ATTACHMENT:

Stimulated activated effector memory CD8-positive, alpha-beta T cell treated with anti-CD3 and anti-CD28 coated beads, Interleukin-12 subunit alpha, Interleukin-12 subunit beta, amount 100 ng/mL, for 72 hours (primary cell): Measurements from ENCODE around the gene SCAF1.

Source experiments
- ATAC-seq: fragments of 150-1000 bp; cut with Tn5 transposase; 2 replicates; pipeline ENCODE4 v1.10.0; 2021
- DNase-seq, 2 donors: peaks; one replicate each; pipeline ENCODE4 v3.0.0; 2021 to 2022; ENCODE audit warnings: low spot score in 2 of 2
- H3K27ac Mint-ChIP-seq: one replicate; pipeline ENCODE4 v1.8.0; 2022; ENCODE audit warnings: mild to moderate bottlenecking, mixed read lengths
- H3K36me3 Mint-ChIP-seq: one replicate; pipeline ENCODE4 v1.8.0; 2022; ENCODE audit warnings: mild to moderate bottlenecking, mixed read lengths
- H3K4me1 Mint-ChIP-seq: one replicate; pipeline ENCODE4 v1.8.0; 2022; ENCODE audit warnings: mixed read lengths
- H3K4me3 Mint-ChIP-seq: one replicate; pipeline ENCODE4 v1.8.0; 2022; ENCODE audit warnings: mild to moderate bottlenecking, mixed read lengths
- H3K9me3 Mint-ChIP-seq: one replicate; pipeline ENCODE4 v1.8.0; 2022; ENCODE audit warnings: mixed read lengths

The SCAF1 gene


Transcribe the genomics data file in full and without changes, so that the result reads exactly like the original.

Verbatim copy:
Stimulated activated effector memory CD8-positive, alpha-beta T cell treated with anti-CD3 and anti-CD28 coated beads, Interleukin-12 subunit alpha, Interleukin-12 subunit beta, amount 100 ng/mL, for 72 hours (primary cell): Measurements from ENCODE around the gene SCAF1.

Source experiments
- ATAC-seq: fragments of 150-1000 bp; cut with Tn5 transposase; 2 replicates; pipeline ENCODE4 v1.10.0; 2021
- DNase-seq, 2 donors: peaks; one replicate each; pipeline ENCODE4 v3.0.0; 2021 to 2022; ENCODE audit warnings: low spot score in 2 of 2
- H3K27ac Mint-ChIP-seq: one replicate; pipeline ENCODE4 v1.8.0; 2022; ENCODE audit warnings: mild to moderate bottlenecking, mixed read lengths
- H3K36me3 Mint-ChIP-seq: one replicate; pipeline ENCODE4 v1.8.0; 2022; ENCODE audit warnings: mild to moderate bottlenecking, mixed read lengths
- H3K4me1 Mint-ChIP-seq: one replicate; pipeline ENCODE4 v1.8.0; 2022; ENCODE audit warnings: mixed read lengths
- H3K4me3 Mint-ChIP-seq: one replicate; pipeline ENCODE4 v1.8.0; 2022; ENCODE audit warnings: mild to moderate bottlenecking, mixed read lengths
- H3K9me3 Mint-ChIP-seq: one replicate; pipeline ENCODE4 v1.8.0; 2022; ENCODE audit warnings: mixed read lengths

The SCAF1 gene